MAYWOOD, IL – Loyola Medicine is among the first centers in Illinois to offer a new minimally invasive procedure to treat a debilitating swallowing disorder called achalasia.
The procedure is called peroral endoscopic myotomy (POEM). A gastroenterologist performs the procedure with an endoscope that is inserted through the patient's mouth. There are no incisions or scars, minimal pain and a fast recovery.
"POEM is an easily tolerated procedure that makes a dramatic lifestyle difference in patients," said Loyola gastroenterologist Nikhil Shastri, MD, who is among a handful of Chicago-area physicians who perform POEMs.
Achalasia impairs swallowing in two ways. The esophagus (the tube connecting the throat to the stomach) does not effectively squeeze food down. Also, the muscular valve between the esophagus and the stomach, called the lower esophageal sphincter, doesn't relax sufficiently to allow food to enter the stomach. Eating food with achalasia is like trying to squeeze toothpaste out of the tube with the cap on, Dr. Shastri said.
Symptoms of achalasia include difficulty swallowing food and liquids, regurgitation of food, heart burn, chest pain, coughing and weight loss.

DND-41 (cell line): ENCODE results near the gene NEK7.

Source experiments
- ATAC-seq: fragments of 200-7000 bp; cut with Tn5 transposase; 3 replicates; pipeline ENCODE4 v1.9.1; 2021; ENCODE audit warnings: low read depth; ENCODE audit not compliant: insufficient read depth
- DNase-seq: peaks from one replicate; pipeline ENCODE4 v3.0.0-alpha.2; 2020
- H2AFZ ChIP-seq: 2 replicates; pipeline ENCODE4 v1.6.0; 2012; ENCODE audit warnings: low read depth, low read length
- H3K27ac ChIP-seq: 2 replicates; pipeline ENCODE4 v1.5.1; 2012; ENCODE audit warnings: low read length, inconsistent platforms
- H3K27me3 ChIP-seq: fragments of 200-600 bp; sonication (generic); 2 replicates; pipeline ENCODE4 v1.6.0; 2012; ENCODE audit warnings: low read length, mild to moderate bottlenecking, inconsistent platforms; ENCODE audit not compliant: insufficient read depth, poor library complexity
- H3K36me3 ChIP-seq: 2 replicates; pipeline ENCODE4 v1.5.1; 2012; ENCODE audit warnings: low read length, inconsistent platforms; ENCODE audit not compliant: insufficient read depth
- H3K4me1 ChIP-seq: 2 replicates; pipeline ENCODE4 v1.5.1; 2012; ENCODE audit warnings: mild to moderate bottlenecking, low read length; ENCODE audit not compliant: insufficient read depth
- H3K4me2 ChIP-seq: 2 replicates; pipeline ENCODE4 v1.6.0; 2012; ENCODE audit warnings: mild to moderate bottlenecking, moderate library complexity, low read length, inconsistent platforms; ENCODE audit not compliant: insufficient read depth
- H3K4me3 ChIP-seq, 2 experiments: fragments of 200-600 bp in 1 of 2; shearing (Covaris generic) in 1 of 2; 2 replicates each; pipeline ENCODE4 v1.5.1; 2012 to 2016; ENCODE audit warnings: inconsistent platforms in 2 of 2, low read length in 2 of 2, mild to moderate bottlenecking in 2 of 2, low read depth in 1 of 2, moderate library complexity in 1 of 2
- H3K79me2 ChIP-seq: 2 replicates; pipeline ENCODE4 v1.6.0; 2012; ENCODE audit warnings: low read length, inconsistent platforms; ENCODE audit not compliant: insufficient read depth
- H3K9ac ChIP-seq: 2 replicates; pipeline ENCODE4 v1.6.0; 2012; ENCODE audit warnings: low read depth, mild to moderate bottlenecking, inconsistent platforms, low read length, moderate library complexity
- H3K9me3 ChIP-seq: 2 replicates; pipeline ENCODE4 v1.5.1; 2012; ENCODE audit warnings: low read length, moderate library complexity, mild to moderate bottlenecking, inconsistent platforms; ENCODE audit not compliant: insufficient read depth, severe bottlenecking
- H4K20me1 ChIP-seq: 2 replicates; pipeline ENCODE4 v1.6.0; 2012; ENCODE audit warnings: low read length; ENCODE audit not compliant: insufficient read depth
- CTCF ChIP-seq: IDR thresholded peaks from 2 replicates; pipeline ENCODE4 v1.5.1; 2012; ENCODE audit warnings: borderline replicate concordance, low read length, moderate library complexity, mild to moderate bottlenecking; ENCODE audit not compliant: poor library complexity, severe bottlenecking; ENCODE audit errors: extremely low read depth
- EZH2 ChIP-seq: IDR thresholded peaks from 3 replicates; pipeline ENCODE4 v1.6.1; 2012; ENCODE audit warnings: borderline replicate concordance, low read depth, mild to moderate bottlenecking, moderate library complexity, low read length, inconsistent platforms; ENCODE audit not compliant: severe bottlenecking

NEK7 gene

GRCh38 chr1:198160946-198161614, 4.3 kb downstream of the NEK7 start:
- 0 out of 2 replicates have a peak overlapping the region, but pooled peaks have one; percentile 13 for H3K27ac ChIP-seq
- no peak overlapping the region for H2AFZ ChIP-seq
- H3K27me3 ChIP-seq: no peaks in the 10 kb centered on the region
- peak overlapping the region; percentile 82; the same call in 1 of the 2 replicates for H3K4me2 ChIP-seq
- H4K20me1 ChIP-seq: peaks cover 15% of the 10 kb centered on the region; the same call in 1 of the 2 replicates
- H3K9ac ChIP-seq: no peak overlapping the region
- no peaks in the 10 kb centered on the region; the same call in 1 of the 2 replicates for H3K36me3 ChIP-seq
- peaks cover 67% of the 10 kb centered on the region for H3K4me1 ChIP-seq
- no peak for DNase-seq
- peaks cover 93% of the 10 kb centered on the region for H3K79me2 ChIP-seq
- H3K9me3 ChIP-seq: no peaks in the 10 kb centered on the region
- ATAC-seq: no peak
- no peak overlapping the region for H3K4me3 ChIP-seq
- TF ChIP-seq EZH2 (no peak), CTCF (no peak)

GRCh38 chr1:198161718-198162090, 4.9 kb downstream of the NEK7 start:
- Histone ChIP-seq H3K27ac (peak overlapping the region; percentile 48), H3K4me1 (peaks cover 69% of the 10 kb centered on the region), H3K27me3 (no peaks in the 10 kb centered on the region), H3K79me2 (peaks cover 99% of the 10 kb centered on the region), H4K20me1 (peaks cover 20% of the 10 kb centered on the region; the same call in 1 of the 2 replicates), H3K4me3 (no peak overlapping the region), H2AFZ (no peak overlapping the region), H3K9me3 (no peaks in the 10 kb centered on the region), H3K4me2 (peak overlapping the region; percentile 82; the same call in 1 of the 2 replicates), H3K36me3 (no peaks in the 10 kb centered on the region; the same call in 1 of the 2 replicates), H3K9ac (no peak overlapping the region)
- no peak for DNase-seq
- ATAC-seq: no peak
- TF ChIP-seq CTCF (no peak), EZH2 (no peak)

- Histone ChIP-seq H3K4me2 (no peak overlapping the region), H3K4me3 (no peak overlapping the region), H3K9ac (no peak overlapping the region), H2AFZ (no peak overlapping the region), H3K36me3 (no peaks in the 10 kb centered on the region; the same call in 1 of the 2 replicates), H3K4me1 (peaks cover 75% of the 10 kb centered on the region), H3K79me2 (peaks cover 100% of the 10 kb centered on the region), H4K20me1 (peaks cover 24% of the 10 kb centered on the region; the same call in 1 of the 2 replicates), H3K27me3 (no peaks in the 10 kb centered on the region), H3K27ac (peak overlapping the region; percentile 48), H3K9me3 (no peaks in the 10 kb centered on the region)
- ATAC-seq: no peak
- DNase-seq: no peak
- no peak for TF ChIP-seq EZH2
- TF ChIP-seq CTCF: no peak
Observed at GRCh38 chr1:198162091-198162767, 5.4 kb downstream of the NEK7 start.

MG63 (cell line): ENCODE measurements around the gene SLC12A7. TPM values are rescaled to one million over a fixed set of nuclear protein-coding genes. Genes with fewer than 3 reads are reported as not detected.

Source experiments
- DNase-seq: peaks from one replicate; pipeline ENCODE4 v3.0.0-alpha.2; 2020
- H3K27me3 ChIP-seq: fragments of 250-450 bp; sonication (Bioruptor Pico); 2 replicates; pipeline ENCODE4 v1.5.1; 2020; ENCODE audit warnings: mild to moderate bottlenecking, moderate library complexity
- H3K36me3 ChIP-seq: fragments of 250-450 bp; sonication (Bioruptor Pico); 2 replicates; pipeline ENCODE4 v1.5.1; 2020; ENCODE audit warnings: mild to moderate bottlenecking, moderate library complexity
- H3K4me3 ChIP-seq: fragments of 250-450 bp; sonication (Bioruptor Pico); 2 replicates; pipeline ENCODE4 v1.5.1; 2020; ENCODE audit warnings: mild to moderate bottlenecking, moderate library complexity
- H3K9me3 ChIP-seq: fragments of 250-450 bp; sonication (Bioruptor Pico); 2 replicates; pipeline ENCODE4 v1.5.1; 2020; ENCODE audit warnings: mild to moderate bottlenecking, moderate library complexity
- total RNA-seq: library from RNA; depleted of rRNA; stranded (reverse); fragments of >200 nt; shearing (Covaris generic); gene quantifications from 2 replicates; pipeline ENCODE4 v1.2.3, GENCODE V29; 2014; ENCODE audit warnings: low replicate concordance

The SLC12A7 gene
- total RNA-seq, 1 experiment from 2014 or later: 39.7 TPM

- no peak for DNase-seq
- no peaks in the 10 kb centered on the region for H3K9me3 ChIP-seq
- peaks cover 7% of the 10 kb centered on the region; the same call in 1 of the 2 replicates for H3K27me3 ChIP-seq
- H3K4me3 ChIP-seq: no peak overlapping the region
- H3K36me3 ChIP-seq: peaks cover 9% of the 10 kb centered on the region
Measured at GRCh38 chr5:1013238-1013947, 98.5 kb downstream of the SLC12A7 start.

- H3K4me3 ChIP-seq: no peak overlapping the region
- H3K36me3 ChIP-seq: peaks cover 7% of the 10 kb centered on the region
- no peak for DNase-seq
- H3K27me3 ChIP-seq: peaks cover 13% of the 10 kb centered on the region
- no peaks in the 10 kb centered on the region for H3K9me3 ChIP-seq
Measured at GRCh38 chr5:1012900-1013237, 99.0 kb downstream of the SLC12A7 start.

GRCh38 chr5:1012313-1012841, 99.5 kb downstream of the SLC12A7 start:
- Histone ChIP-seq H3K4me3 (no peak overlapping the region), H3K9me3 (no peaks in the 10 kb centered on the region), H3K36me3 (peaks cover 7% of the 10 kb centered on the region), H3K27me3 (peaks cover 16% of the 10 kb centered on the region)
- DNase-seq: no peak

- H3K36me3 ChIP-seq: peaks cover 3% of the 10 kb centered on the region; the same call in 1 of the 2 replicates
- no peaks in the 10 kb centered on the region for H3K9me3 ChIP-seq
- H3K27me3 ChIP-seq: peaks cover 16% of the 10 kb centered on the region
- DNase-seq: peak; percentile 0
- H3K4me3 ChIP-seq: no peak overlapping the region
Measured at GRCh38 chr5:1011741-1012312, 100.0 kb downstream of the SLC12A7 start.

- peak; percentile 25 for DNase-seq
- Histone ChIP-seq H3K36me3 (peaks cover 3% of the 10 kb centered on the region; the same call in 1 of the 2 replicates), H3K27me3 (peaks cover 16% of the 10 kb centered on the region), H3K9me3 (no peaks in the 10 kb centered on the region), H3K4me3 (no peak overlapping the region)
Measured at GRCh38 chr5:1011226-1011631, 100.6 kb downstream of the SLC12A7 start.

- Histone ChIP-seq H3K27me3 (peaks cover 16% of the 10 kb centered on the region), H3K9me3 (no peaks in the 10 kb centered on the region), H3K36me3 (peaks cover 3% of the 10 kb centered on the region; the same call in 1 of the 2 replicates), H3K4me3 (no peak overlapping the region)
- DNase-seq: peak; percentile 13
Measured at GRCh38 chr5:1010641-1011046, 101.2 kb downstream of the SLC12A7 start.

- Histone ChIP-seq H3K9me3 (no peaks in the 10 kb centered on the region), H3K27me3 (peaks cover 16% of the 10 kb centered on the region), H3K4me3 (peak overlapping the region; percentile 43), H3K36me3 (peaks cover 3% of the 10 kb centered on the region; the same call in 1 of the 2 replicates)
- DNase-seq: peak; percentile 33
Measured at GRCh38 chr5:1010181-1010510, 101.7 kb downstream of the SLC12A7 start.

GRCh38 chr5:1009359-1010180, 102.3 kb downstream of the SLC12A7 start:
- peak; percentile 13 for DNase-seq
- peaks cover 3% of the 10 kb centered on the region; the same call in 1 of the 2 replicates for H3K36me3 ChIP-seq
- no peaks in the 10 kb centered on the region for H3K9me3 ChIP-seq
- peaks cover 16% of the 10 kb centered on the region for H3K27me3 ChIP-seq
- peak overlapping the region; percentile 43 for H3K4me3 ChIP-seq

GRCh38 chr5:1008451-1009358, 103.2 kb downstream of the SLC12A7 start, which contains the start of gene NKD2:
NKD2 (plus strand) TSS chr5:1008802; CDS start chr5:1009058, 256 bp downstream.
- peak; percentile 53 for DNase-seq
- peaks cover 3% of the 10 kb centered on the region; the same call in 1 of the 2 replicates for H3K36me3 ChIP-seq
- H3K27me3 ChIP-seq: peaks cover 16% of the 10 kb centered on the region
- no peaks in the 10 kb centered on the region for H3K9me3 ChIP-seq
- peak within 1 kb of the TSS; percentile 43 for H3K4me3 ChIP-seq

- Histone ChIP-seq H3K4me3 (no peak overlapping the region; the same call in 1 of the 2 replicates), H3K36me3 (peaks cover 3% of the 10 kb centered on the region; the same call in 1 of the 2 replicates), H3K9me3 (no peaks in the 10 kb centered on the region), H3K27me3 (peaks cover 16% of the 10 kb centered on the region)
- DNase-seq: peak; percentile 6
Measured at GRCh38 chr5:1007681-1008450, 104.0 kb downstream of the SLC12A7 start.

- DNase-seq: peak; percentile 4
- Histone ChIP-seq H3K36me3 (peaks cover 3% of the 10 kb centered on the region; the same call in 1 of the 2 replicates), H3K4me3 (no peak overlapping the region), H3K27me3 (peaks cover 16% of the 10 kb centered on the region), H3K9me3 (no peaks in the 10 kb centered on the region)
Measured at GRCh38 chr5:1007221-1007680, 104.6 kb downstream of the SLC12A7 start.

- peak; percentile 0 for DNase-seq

In the POEM procedure, Dr. Shastri inserts an endoscope in the patient's mouth and guides it to the lower esophagus. Using tiny tools that are passed through the endoscope, Dr. Shastri relieves the tightness in the esophageal sphincter, thus allowing food to pass to the stomach.
Following the procedure, the patient typically stays in the hospital for two days and returns to work the following week. Pain is minimal. Most patients require only a few doses of pain medicine, and some patients take no medication at all. Patients are restricted to a liquid diet for the first seven days, then transition to soft foods before eating solid foods.
The POEM procedure is an alternative to a laparoscopic procedure called a Heller myotomy, in which surgical instruments are inserted through multiple small incisions in the chest. While a laparoscopic Heller myotomy is less invasive than open surgery, it still is more painful and involves a longer recovery than a POEM procedure, Dr. Shastri said.
But not all gastroenterologists are able to offer POEM. "It's a technically challenging procedure that requires specialized training and advanced surgical backup," Dr. Shastri said. "POEM is an example of the advanced, subspecialty treatments available at academic medical centers such as Loyola."
Loyola Medicine is nationally ranked by U.S. News & World Report for its expertise in diagnosing and treating a broad range of gastrointestinal conditions and providing integrated services for optimal patient care.